Chasing the dream

Posted: Wednesday, December 30, 2009

Editor's note: This is the second in a series of stories looking at some of the people in the news in 2009.

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Photos By Will Morrow
Photos By Will Morrow
Brent Knight watches as skiers practice their classic technique during a ski clinic Saturday at Tsalteshi Trails. Knight, a Soldotna High School graduate, has aspirations of making the U.S. Olympic team.

Collapsing due to severe dehydration 220 meters before the Mount Marathon finish line on July 4 in Seward didn't exactly help the Winter Olympic aspirations of 2002 Soldotna High School graduate Brent Knight.

An even more severe blow to Knight's chances came in mid-October, when the International Ski Federation announced a change in the criteria that determine how many cross-country skiers each country will be able to bring to the Vancouver Olympics, which start on Feb. 12.

The new quota, which was requested by the International Olympic Committee in an effort to limit the number of skiers at the Olympics, gave the United States just seven skiers. Knight said in years past the team has had about 16 skiers.

"Had we been a full-size team of 16 or 17, I would have had a chance at qualifying," Knight said. "Right now, there is not a lot of opportunity for anyone."

The final calculation of the quota system will be made on Jan. 28. Knight said he expects the United States to gain a few more spots. The full Olympic team will be announced on Jan. 29.

Knight's training was thrown off by his quest to win Mount Marathon. With the temperature at 70 degrees, Knight was leading the 3.5-mile race up and down the 3,022-foot peak overlooking Resurrection Bay until he collapsed.

Knight, 25, was taken to Providence Seward Hospital, where he received six liters of intravenous fluids before being released after four hours.

With only his family looking on, Knight left the hospital and went to cross the finish line. But the ravages of the day were not finished with him.

"There was a lot of dead tissue in my quads," Knight said. "It took a little while to clear that out. It was about a week before I could walk kind of normal. Anything more than that, and I'd get inflammation in my legs."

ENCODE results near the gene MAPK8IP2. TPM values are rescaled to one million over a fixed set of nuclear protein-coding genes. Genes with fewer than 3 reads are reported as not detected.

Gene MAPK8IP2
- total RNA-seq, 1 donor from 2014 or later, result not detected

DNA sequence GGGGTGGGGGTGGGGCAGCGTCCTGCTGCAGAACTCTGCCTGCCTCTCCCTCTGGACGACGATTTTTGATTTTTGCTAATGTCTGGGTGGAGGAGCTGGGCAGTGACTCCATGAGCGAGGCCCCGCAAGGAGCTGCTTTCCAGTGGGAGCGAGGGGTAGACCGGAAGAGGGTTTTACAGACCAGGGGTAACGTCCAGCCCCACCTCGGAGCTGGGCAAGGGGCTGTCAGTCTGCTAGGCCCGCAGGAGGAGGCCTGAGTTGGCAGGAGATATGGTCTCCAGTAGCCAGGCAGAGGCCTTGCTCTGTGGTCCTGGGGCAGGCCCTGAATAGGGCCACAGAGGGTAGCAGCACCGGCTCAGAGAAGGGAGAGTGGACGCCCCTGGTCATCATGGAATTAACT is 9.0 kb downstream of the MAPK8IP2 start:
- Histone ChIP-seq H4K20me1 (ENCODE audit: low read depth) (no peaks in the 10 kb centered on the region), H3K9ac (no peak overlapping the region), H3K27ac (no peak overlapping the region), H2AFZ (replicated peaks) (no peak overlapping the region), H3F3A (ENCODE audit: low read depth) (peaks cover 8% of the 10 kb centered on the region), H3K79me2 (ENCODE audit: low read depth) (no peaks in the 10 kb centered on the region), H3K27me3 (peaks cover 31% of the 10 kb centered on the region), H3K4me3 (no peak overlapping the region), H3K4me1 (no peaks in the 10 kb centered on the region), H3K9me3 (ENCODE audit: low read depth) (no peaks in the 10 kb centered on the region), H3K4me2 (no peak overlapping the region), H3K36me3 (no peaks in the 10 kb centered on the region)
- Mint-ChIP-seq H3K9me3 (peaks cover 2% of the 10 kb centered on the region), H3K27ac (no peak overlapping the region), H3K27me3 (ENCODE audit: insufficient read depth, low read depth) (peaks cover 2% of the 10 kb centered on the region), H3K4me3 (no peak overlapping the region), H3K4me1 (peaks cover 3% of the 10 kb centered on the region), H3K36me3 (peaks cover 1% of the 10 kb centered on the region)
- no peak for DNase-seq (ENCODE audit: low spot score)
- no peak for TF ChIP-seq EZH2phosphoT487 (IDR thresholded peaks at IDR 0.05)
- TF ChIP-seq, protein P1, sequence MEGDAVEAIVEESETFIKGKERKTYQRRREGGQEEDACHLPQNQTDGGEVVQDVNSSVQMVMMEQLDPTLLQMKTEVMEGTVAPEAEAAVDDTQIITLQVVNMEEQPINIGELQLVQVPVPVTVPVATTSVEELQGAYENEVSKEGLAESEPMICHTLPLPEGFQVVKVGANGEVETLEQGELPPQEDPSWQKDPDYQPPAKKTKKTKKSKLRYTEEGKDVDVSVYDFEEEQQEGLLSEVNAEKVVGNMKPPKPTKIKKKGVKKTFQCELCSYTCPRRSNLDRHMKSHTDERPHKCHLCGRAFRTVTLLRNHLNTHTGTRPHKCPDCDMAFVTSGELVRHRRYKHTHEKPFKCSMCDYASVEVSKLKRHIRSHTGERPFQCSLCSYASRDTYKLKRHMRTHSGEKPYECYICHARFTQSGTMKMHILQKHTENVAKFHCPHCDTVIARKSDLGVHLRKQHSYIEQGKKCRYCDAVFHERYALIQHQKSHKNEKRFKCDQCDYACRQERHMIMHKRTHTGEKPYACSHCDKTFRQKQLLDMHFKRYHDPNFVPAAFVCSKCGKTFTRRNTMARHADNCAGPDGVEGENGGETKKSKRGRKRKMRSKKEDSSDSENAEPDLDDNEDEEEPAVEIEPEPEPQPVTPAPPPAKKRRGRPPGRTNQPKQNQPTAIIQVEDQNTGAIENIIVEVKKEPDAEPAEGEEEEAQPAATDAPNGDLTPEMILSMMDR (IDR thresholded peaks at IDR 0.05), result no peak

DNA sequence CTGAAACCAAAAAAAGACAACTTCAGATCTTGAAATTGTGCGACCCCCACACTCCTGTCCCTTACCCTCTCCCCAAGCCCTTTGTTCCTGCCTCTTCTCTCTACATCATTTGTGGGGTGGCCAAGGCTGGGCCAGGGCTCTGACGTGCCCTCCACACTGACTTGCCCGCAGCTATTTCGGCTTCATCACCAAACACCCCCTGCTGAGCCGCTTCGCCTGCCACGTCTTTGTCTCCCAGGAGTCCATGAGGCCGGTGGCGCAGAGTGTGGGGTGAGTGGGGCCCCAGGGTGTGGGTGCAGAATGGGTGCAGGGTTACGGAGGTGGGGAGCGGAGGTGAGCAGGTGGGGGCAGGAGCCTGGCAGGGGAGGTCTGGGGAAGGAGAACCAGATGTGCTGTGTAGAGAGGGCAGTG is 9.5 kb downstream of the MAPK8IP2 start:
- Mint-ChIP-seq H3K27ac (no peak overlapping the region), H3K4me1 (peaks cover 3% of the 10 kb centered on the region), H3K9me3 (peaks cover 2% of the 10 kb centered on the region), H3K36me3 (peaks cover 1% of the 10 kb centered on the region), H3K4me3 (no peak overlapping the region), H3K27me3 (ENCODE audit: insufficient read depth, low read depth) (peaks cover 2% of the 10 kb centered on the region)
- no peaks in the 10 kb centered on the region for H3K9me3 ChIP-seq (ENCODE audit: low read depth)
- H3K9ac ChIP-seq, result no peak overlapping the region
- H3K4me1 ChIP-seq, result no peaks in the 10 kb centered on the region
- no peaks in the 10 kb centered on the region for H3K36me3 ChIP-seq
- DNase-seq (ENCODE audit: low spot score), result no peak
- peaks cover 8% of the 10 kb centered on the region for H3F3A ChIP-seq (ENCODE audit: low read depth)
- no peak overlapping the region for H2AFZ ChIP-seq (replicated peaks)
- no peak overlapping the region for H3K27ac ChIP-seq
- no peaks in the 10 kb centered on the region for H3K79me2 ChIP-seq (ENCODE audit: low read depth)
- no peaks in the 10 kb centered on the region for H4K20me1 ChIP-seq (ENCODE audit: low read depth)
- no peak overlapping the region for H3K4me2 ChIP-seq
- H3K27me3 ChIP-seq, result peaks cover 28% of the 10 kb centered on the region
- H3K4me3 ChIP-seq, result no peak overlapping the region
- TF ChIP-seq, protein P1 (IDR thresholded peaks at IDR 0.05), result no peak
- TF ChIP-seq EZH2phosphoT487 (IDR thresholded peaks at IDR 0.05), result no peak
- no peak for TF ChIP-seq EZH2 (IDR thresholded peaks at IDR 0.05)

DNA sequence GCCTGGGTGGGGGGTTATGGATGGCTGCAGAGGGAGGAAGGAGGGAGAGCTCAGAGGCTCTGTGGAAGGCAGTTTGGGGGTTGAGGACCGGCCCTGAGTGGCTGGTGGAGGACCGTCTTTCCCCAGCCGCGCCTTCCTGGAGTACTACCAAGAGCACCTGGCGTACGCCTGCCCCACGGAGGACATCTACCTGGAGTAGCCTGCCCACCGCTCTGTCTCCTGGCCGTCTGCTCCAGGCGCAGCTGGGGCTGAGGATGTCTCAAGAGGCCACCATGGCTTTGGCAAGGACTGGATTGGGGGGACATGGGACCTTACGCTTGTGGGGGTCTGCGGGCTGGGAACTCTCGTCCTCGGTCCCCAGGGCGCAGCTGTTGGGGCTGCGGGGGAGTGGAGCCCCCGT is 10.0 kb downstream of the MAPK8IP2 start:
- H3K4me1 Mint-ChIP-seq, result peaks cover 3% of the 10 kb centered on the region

A little more than two weeks after the race, Knight started training that involved using only his upper body. He said it was not until the end of August that he got back to normal-intensity, full-body training.

Knight said he was cautious in ramping up his training due to the death of Kalgin Koch, a 22-year-old from Anchorage. On July 19, Koch collapsed and died near the finish line of the Knoya Ridge Hill Climb, which is near Fort Richardson.

Knight and Koch had worked together at Skinny Raven Sports in Anchorage.

"That definitely hit me hard, and hit everyone at the store hard," Knight said.

Knight had ended the ski-racing season of 2008-09 on a high note. At the U.S. Cross Country Ski Championships in Fairbanks at the end of March, he had finished fifth in a 10-kilometer classic and sixth in a 30-kilometer pursuit.

The collapse at Mount Marathon robbed him of that momentum.

"It took a lot of the base out of my legs," Knight said. "Without two months of training, I would assume it sucked a lot of the muscle memory out of those muscles.

"My body is still trying to come back and build an aerobic system."

Knight said his anaerobic system has been much quicker to recover. He said he has been sprinting better than ever. The weakness of his aerobic system has showed up in his distance results.

If Knight is to make the Olympics, he will have to excel at the U.S. Cross Country Ski Championships, which will be held in Anchorage from Jan. 2 to Jan. 8.

"There's still an outside chance," Knight said. "I'll give my body a rest and see what happens."

If Knight does not make the Olympics, he is not ready to give up on skiing. He said skiers do not peak until their late 20s or early 30s, which would put him in his prime for the next Olympics in four years.

Knight said he did some soul-searching this year to see if he still wanted to dedicate his life to skiing. He found that he still has enthusiasm for the sport.

That zest was on display on Saturday, when Knight gave a free ski clinic at Tsalteshi Trails in order to try and boost interest in the sport.

"Like any athlete, I have my ups and downs," Knight said. "I'm not quite ready to give up and go on with my life. I realize I'm actually living the dream.

"At this point, I'm extremely excited to be skiing, especially after having that kind of near-death experience."

Knight said the one issue with which he struggles is funding his training. Knight has a full-time job at Skinny Raven and said he enjoys helping the customers there reach their goals, whether the goal is losing a few pounds or becoming an elite athlete.

On the other hand, getting a sponsor and spending a few more hours per day training would be beneficial. Knight said the more time he is able to spend at the Alaska Pacific University Nordic Ski Center, the better he skis.

"I don't actively look for big sponsors, and I take pride in knowing I've gotten this far on my own buck," he said. "I may be getting to the point where if I really want to be my best, I may have to look for a monetary sponsor."

No such uncertainty exists when it comes to his future on Mount Marathon.

"I'm looking forward to the race," Knight said. "I definitely did some things to my body that I never hope to do again. I learned some things about racing in extreme heat that I'll never forget.

"At this point, I'm superexcited about it. I need a little redemption."

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